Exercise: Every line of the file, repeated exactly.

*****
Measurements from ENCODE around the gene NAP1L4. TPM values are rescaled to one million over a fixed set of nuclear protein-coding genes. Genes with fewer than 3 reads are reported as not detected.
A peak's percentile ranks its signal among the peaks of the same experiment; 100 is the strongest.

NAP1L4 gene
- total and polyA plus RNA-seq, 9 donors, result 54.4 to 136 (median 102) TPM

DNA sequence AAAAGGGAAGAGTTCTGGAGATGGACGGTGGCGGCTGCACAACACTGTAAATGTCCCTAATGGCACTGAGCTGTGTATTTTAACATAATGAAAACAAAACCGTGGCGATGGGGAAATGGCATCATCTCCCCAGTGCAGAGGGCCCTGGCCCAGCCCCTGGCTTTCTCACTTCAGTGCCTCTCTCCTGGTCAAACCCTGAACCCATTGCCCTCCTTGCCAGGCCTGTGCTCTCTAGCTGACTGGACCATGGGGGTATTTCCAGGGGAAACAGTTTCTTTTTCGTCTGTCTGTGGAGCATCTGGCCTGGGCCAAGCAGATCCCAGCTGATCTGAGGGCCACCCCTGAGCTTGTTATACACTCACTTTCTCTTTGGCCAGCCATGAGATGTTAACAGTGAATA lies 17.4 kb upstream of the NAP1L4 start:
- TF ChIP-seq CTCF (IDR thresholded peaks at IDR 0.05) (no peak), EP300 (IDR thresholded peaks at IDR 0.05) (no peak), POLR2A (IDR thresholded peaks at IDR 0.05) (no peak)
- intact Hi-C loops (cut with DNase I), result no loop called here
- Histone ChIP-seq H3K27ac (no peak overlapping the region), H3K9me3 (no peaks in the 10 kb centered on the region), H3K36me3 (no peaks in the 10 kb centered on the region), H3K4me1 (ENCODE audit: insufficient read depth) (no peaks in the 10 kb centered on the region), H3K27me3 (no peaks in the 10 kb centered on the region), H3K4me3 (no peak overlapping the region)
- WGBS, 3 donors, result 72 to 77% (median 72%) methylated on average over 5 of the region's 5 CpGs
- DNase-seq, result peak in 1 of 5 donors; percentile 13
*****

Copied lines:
Measurements from ENCODE around the gene NAP1L4. TPM values are rescaled to one million over a fixed set of nuclear protein-coding genes. Genes with fewer than 3 reads are reported as not detected.
A peak's percentile ranks its signal among the peaks of the same experiment; 100 is the strongest.

NAP1L4 gene
- total and polyA plus RNA-seq, 9 donors, result 54.4 to 136 (median 102) TPM

DNA sequence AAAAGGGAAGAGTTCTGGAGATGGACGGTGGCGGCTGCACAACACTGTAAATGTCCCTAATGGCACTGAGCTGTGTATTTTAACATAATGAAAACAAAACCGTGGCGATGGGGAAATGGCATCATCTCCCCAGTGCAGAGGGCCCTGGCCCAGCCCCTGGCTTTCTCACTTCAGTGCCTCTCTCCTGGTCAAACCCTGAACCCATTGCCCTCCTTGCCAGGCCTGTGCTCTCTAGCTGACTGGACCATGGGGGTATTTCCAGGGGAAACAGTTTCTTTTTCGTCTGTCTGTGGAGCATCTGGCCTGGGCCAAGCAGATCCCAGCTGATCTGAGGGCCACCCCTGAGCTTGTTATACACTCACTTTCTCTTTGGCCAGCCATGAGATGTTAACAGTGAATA lies 17.4 kb upstream of the NAP1L4 start:
- TF ChIP-seq CTCF (IDR thresholded peaks at IDR 0.05) (no peak), EP300 (IDR thresholded peaks at IDR 0.05) (no peak), POLR2A (IDR thresholded peaks at IDR 0.05) (no peak)
- intact Hi-C loops (cut with DNase I), result no loop called here
- Histone ChIP-seq H3K27ac (no peak overlapping the region), H3K9me3 (no peaks in the 10 kb centered on the region), H3K36me3 (no peaks in the 10 kb centered on the region), H3K4me1 (ENCODE audit: insufficient read depth) (no peaks in the 10 kb centered on the region), H3K27me3 (no peaks in the 10 kb centered on the region), H3K4me3 (no peak overlapping the region)
- WGBS, 3 donors, result 72 to 77% (median 72%) methylated on average over 5 of the region's 5 CpGs
- DNase-seq, result peak in 1 of 5 donors; percentile 13